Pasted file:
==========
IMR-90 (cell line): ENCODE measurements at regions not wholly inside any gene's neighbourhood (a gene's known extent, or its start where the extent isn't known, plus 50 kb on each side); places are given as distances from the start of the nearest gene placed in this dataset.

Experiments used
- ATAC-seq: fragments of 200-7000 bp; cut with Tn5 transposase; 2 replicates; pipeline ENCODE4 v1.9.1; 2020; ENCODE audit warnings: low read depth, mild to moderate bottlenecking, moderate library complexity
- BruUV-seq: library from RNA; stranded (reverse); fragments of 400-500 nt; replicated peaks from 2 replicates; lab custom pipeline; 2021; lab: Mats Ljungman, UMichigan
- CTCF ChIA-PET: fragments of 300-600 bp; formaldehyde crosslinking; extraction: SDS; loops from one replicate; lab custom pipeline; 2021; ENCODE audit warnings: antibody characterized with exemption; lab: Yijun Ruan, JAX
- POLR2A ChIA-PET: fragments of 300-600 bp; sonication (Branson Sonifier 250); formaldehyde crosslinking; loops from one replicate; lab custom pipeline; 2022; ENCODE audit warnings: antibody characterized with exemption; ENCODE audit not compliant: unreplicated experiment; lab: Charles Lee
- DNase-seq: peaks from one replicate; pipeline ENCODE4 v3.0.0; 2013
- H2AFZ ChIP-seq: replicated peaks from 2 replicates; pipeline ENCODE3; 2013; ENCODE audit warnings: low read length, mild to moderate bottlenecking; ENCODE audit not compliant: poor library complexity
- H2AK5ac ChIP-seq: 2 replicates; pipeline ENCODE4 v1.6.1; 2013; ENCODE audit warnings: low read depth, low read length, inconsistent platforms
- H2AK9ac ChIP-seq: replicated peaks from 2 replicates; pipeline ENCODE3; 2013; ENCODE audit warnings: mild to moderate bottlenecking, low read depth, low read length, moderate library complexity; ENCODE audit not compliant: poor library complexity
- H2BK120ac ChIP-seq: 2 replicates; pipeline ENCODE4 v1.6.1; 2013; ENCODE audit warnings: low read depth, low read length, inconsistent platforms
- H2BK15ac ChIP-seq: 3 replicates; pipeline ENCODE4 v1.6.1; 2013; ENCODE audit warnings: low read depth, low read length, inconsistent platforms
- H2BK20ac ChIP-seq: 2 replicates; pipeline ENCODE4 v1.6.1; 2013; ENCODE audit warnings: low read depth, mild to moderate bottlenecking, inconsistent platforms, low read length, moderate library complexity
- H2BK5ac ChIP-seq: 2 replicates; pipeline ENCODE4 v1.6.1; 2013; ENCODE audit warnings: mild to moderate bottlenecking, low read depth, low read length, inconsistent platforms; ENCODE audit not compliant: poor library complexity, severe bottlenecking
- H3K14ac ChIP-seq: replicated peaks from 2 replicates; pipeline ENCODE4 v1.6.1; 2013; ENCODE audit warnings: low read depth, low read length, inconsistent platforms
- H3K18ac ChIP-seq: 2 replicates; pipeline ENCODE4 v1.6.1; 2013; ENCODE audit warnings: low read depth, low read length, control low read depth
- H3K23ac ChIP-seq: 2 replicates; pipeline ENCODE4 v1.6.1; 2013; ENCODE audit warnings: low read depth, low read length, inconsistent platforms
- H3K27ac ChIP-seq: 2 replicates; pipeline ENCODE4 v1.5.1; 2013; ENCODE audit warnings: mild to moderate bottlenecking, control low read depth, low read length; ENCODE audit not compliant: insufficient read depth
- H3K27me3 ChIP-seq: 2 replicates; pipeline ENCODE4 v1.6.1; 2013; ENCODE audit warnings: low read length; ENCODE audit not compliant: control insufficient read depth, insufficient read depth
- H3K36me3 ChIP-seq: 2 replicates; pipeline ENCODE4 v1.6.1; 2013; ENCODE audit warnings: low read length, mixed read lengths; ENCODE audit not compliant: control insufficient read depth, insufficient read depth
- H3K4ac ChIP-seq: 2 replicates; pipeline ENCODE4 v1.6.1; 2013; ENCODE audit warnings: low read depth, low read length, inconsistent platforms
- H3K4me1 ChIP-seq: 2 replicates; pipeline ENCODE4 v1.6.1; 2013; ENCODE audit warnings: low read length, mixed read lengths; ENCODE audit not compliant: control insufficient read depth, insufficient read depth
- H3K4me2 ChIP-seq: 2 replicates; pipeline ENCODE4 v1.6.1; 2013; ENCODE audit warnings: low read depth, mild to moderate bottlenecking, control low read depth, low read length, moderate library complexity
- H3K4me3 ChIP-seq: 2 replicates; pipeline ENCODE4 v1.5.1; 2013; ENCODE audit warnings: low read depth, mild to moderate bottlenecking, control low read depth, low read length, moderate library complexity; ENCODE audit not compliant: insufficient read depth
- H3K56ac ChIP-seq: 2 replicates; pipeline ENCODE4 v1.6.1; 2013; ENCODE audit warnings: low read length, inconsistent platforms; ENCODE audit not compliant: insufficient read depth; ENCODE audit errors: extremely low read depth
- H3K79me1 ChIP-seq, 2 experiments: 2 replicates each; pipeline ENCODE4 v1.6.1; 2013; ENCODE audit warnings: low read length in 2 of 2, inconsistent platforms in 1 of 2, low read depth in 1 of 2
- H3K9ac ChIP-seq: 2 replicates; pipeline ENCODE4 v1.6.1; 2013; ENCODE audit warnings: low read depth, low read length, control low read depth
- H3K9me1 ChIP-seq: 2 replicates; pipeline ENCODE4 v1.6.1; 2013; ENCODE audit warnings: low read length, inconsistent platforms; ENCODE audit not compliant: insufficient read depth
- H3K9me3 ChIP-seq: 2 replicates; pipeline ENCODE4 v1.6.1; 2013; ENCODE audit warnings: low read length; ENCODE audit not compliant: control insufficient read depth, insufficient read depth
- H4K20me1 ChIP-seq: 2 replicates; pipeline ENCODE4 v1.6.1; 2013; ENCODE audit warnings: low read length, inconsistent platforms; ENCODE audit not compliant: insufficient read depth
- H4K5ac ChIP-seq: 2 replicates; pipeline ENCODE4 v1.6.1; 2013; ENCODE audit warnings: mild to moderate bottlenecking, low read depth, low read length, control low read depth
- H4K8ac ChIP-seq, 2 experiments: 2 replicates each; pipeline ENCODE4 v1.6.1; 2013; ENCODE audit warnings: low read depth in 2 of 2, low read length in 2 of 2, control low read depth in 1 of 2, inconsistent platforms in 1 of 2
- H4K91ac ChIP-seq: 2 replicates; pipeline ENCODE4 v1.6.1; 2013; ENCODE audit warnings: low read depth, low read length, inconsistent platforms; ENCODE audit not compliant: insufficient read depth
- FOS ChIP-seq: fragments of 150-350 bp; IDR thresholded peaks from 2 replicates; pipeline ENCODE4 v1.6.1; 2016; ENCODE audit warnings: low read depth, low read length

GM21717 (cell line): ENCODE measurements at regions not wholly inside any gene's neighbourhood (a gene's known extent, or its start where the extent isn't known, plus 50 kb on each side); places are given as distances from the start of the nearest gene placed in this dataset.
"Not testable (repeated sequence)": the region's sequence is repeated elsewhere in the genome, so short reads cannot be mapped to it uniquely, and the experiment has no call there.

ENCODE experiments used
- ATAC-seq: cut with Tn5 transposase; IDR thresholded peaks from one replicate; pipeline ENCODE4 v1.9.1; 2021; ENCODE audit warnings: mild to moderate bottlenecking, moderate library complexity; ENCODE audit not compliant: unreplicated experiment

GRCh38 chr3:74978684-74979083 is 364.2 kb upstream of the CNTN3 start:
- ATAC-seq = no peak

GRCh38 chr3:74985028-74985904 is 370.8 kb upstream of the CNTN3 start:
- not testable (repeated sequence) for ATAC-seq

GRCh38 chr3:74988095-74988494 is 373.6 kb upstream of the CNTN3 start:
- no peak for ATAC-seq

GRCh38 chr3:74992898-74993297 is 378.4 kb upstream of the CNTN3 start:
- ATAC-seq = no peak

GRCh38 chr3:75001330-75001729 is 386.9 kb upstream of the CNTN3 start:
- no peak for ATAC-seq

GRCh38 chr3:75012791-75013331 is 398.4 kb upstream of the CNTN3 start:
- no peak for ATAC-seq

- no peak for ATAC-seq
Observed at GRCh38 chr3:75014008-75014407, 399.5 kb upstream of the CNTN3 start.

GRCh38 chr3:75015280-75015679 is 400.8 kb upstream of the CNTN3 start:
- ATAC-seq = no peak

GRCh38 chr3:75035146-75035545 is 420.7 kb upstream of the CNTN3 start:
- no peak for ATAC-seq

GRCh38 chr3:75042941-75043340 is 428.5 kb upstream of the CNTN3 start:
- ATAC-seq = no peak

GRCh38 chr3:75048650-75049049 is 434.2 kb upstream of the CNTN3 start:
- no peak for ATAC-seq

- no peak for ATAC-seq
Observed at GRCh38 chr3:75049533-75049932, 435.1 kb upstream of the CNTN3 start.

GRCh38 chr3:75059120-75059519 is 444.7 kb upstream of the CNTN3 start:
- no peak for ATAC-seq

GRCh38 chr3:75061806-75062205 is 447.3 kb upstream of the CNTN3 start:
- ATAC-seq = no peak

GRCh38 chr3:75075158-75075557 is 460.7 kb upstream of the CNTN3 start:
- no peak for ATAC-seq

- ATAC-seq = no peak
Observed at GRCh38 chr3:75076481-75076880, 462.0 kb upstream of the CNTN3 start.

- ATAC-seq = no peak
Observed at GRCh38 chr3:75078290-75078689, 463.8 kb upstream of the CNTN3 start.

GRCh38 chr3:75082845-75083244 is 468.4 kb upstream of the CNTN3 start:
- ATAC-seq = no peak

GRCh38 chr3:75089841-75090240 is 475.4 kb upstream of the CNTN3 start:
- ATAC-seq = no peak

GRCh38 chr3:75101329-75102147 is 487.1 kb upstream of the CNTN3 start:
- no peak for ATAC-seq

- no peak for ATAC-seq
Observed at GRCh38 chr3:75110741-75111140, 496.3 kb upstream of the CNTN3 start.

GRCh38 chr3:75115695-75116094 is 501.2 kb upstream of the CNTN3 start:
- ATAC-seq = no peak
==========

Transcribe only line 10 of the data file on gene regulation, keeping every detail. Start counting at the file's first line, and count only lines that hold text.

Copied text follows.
- H2AK9ac ChIP-seq: replicated peaks from 2 replicates; pipeline ENCODE3; 2013; ENCODE audit warnings: mild to moderate bottlenecking, low read depth, low read length, moderate library complexity; ENCODE audit not compliant: poor library complexity